11. Toleration of Fear vs. Reduction of Fear
    The ultimate goal is the reduction of fears. However, if you focus too much on it, it may backfire. The best is to learn to do things in spite of anxiety.
    Recent research has shown that learning to tolerate fear gives you better outcome in the long run than reducing fear and should be the primary goal of exposure therapy! The more your exposure work contains difficult learning elements, the better it is. Such superior generalization makes you better equipped to dealing with fear cues in real life in the future. This translates to a few added guidelines:
    • Varying the practice
      It is good to do the exposures with a lot of variability. Do not follow a rigid hierarchy that you follow step-by-step; do things differently. If you fear elevators, do not just go to the 2nd floor, next to the 3rd floor, and so on. Instead go to the 2nd floor, 3rd floor, 5th floor, 7th floor, 4th floor, 10th floor, etc. Do some easier mixed in with some more difficult steps. If you have several fears, work on them in parallel: some driving, some going to stores, cinemas, standing in line, etc. This mixing and matching is also what allows you to do exposures 3-7 x/week (see item #3).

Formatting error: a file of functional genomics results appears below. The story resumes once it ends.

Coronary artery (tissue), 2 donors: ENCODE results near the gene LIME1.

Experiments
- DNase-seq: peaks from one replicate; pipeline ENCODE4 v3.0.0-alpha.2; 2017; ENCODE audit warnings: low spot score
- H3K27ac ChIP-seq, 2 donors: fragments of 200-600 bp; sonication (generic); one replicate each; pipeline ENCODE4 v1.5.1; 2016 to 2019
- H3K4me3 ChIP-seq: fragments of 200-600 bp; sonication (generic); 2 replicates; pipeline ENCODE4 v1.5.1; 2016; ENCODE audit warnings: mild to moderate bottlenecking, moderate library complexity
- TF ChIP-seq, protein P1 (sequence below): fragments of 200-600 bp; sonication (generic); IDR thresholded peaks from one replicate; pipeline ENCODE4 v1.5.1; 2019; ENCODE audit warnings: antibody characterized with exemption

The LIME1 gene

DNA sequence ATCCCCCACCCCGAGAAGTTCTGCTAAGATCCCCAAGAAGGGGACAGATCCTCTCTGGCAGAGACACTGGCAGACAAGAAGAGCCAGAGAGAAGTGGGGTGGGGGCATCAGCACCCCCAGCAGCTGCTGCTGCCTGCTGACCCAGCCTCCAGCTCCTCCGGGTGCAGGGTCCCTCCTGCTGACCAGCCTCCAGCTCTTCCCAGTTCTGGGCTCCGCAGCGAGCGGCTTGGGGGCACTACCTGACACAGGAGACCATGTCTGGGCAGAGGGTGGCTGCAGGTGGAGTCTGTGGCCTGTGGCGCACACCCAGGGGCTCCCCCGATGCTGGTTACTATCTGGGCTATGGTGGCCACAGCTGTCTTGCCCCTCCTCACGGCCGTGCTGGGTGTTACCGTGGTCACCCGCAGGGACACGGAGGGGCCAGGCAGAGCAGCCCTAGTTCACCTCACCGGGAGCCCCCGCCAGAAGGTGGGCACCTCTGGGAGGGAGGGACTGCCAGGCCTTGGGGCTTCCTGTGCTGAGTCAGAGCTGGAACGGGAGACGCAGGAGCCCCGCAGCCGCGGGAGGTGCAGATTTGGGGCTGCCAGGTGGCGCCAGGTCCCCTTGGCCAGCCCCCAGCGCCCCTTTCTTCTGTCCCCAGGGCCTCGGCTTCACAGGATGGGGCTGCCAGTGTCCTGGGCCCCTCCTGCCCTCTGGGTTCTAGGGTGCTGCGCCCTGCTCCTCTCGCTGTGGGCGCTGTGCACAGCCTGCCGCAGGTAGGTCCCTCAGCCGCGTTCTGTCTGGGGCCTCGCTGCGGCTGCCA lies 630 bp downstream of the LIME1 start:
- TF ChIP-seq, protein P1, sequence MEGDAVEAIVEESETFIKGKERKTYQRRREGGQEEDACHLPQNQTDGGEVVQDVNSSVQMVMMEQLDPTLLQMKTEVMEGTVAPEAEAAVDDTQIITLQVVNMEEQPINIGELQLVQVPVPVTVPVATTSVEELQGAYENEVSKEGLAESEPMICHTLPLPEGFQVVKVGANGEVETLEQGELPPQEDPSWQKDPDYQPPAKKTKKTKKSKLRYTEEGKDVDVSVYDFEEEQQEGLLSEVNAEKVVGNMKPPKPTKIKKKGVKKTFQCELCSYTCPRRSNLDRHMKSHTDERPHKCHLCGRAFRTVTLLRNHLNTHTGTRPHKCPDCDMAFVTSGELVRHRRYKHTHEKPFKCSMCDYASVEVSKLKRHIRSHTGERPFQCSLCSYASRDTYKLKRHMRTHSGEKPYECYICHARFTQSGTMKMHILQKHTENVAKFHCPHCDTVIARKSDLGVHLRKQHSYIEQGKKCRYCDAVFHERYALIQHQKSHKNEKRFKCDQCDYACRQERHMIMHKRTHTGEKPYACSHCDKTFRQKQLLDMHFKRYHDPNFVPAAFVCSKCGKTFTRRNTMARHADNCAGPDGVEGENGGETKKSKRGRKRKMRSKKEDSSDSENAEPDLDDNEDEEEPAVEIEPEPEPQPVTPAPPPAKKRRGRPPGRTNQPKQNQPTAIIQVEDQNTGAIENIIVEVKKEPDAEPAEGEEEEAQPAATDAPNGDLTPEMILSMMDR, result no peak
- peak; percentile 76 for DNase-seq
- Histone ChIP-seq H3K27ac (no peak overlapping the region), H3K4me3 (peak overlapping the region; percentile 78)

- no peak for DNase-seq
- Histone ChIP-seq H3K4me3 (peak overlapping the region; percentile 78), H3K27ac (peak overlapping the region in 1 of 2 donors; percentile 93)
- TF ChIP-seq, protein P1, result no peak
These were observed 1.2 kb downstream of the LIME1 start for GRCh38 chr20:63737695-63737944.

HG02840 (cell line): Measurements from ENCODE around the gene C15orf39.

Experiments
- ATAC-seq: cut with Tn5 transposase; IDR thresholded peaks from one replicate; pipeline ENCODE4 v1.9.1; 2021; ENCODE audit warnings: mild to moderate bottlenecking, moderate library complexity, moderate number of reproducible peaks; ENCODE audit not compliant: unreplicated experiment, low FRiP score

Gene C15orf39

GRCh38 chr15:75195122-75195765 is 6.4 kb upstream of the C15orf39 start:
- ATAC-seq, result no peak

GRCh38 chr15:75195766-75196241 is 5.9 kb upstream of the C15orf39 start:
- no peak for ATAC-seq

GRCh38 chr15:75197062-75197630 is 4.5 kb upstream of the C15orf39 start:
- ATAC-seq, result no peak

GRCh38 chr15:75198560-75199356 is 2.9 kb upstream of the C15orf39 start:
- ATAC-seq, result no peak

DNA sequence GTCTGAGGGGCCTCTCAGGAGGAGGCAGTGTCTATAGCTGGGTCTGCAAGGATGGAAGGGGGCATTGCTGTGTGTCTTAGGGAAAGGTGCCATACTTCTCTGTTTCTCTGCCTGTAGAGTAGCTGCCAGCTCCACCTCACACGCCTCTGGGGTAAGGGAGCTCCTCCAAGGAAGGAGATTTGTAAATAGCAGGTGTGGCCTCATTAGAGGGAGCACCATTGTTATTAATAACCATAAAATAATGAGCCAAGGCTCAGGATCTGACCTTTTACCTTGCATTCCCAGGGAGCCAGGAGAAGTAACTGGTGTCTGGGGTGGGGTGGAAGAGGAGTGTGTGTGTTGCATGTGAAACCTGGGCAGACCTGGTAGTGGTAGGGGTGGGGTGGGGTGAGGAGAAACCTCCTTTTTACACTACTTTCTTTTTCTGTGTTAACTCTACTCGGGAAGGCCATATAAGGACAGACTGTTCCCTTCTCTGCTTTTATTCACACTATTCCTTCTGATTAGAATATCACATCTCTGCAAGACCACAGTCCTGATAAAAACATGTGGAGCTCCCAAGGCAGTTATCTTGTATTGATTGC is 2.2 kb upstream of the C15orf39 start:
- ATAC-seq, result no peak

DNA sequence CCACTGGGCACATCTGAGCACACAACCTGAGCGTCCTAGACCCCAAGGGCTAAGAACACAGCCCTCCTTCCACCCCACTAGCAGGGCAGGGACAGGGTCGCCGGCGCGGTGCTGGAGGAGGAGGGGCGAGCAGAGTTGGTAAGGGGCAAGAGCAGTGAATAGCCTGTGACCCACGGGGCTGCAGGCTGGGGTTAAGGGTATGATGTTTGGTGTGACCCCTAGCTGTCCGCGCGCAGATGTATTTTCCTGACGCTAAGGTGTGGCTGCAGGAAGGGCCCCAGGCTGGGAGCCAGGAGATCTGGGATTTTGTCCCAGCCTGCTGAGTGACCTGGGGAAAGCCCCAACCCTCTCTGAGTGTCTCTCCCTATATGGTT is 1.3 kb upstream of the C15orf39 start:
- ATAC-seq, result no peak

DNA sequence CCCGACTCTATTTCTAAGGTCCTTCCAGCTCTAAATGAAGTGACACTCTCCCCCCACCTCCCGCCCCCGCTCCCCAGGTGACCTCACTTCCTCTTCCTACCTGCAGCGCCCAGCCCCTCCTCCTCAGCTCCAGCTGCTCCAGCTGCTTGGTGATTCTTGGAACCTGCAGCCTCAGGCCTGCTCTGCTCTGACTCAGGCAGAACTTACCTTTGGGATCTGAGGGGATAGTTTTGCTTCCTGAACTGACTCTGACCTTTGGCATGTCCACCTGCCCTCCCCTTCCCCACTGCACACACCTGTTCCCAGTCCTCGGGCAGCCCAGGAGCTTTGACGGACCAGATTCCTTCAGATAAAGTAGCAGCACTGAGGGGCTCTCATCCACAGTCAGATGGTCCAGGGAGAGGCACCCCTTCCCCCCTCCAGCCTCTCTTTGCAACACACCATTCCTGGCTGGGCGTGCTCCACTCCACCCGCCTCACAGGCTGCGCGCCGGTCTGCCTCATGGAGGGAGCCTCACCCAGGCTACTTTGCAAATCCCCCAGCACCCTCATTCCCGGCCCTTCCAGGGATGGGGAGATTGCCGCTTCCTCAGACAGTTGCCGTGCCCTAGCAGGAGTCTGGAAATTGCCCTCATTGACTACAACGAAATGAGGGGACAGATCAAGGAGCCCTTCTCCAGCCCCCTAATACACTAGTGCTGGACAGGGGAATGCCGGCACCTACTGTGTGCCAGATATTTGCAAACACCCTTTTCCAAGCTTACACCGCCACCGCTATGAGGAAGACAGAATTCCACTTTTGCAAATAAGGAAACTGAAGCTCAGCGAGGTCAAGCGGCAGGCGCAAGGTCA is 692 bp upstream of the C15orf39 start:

• Varying the settings
      Do things in different places, settings, times, and circumstances.
    • Longer rather than shorter exposures
      The more you lengthen the exposures the better. This is because most people with phobic fears think that remaining in a feared situation longer is more threatening: more likely for anxiety or a panic attack to result in a catastrophe.
    • Eliminate all safety signals and safety behaviors